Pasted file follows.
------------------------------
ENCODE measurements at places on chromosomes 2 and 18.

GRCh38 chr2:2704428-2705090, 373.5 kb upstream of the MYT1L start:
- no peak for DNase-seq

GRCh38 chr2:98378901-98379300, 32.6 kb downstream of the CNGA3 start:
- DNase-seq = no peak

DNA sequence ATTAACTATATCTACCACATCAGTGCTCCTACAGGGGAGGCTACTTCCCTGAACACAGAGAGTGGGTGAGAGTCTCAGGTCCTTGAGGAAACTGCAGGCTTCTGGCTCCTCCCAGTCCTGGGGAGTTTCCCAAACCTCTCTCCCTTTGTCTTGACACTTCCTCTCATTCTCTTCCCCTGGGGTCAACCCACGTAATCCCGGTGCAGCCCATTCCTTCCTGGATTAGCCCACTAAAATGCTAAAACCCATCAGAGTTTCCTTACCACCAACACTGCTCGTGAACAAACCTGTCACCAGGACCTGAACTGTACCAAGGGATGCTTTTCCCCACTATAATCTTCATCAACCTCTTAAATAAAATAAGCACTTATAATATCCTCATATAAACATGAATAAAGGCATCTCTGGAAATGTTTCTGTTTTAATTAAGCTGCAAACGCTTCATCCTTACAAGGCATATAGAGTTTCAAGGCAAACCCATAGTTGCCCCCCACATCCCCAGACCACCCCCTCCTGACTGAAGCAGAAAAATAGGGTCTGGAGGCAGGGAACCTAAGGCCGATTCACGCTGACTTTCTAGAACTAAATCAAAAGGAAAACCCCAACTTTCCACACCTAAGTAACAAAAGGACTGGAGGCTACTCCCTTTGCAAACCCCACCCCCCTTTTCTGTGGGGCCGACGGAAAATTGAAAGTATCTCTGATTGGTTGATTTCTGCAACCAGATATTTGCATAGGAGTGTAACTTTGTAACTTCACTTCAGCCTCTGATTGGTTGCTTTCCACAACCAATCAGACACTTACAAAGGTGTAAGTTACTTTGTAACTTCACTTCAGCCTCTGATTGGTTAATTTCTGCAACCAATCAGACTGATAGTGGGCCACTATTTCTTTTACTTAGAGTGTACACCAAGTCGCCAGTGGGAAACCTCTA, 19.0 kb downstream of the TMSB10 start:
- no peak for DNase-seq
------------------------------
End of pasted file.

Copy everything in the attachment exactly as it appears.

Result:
ENCODE measurements at places on chromosomes 2 and 18.

GRCh38 chr2:2704428-2705090, 373.5 kb upstream of the MYT1L start:
- no peak for DNase-seq

GRCh38 chr2:98378901-98379300, 32.6 kb downstream of the CNGA3 start:
- DNase-seq = no peak

DNA sequence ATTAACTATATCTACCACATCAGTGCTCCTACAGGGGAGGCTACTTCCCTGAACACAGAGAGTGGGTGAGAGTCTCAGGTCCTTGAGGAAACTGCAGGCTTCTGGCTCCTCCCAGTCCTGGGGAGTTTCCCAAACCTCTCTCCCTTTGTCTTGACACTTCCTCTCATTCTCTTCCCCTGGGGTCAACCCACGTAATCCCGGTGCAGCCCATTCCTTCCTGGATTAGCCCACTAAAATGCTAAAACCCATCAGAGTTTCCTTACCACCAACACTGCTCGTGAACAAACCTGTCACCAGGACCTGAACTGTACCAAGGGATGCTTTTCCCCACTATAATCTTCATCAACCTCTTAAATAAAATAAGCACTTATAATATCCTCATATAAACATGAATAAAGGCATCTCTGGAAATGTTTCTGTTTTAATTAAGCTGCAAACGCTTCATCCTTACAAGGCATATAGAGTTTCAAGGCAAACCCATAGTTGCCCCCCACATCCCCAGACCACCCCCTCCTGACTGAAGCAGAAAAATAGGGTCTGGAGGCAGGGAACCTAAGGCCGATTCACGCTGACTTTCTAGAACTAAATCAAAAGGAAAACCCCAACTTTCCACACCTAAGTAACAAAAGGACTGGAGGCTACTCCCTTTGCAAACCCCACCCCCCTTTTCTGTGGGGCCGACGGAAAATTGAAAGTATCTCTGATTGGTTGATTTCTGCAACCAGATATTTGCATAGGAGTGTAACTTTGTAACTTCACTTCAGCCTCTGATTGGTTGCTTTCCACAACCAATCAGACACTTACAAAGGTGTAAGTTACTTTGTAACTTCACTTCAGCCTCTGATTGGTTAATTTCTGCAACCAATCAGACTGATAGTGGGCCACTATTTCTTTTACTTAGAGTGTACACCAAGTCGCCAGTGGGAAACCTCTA, 19.0 kb downstream of the TMSB10 start:
- no peak for DNase-seq